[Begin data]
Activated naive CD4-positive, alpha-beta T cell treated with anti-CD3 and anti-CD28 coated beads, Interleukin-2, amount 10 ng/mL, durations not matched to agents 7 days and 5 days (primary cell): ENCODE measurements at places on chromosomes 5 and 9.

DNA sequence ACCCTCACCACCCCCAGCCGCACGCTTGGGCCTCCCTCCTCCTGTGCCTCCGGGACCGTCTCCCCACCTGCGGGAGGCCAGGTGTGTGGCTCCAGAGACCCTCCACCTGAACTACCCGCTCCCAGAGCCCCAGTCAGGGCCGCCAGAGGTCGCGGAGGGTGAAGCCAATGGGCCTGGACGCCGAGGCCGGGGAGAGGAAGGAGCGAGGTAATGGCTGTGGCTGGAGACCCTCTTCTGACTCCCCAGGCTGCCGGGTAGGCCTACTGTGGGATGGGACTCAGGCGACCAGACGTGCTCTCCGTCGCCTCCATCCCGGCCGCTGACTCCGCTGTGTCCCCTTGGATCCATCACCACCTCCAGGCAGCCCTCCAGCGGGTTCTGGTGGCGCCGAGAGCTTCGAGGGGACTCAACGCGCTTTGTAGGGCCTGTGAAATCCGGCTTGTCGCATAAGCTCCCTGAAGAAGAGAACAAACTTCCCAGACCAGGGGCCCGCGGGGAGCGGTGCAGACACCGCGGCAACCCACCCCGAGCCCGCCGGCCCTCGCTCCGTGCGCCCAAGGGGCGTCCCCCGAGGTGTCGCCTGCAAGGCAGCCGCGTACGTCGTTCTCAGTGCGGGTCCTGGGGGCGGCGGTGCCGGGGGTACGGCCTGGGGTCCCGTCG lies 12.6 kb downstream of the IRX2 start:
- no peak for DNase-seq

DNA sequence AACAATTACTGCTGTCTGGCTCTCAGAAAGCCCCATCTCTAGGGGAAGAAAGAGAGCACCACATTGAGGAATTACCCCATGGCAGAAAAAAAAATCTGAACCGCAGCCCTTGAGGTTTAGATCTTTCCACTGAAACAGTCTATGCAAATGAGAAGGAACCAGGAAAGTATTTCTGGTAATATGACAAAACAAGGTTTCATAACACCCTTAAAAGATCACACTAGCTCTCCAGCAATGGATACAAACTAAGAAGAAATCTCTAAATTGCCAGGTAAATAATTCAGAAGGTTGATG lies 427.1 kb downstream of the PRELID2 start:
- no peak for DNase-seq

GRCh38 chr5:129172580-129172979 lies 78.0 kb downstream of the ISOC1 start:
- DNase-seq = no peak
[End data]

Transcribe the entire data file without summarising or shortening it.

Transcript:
Activated naive CD4-positive, alpha-beta T cell treated with anti-CD3 and anti-CD28 coated beads, Interleukin-2, amount 10 ng/mL, durations not matched to agents 7 days and 5 days (primary cell): ENCODE measurements at places on chromosomes 5 and 9.

DNA sequence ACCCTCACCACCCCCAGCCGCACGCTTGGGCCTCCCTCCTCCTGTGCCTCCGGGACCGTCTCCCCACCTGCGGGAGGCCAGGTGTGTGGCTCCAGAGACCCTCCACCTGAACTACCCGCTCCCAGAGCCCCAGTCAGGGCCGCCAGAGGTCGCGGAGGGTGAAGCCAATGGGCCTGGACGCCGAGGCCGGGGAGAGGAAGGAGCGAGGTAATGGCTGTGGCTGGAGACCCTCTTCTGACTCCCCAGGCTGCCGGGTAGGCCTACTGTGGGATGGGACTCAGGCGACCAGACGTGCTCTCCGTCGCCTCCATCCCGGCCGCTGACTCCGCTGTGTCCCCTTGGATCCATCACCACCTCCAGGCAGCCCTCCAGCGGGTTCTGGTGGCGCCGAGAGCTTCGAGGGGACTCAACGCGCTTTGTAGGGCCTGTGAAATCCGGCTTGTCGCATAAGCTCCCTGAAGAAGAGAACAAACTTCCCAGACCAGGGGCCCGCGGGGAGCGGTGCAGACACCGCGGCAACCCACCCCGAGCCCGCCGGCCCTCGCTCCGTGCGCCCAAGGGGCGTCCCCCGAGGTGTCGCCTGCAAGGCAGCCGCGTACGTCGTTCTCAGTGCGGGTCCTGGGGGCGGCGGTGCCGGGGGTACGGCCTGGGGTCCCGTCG lies 12.6 kb downstream of the IRX2 start:
- no peak for DNase-seq

DNA sequence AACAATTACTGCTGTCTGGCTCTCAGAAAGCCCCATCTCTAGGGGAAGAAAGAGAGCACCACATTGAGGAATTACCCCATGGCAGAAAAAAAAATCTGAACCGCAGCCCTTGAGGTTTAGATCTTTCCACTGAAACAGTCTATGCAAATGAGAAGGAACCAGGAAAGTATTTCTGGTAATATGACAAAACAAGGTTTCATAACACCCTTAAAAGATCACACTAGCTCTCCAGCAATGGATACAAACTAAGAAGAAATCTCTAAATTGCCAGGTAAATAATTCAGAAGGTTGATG lies 427.1 kb downstream of the PRELID2 start:
- no peak for DNase-seq

GRCh38 chr5:129172580-129172979 lies 78.0 kb downstream of the ISOC1 start:
- DNase-seq = no peak